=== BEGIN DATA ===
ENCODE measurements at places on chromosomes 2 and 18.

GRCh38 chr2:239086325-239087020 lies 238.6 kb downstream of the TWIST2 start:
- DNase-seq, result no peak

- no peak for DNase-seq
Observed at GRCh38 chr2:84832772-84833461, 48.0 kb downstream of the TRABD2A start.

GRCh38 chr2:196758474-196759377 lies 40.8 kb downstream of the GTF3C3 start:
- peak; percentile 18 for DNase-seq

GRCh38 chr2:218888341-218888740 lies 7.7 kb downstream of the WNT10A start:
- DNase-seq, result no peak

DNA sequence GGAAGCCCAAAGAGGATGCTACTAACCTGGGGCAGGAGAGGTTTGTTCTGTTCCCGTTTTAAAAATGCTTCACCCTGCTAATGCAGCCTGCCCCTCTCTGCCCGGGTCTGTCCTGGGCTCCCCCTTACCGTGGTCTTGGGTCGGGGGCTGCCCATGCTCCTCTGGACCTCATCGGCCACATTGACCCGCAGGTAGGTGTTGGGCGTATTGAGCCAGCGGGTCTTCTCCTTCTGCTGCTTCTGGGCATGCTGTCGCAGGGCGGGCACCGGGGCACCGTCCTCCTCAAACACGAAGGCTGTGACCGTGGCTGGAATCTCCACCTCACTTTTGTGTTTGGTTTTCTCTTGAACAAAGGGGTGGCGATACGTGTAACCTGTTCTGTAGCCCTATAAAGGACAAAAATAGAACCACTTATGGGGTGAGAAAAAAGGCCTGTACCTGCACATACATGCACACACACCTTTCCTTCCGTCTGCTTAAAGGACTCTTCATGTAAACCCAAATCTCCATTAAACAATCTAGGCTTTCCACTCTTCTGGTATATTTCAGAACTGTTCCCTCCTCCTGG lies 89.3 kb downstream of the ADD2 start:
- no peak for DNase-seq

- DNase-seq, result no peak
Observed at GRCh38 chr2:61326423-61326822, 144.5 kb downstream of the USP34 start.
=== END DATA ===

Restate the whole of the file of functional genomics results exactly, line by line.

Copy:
ENCODE measurements at places on chromosomes 2 and 18.

GRCh38 chr2:239086325-239087020 lies 238.6 kb downstream of the TWIST2 start:
- DNase-seq, result no peak

- no peak for DNase-seq
Observed at GRCh38 chr2:84832772-84833461, 48.0 kb downstream of the TRABD2A start.

GRCh38 chr2:196758474-196759377 lies 40.8 kb downstream of the GTF3C3 start:
- peak; percentile 18 for DNase-seq

GRCh38 chr2:218888341-218888740 lies 7.7 kb downstream of the WNT10A start:
- DNase-seq, result no peak

DNA sequence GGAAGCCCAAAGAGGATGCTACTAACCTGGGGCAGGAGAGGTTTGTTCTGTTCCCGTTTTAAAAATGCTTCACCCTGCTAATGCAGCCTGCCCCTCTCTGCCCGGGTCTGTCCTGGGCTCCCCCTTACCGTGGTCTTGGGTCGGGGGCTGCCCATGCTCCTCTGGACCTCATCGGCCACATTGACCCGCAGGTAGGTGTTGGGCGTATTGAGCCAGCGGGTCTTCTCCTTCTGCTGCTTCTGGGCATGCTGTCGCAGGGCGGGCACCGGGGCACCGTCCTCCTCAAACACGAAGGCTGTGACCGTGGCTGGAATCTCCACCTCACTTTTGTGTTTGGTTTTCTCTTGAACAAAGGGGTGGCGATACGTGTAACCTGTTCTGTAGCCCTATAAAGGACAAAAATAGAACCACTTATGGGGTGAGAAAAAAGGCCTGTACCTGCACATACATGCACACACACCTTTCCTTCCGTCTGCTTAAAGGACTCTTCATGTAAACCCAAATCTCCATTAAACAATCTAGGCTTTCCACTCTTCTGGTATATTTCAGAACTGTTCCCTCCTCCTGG lies 89.3 kb downstream of the ADD2 start:
- no peak for DNase-seq

- DNase-seq, result no peak
Observed at GRCh38 chr2:61326423-61326822, 144.5 kb downstream of the USP34 start.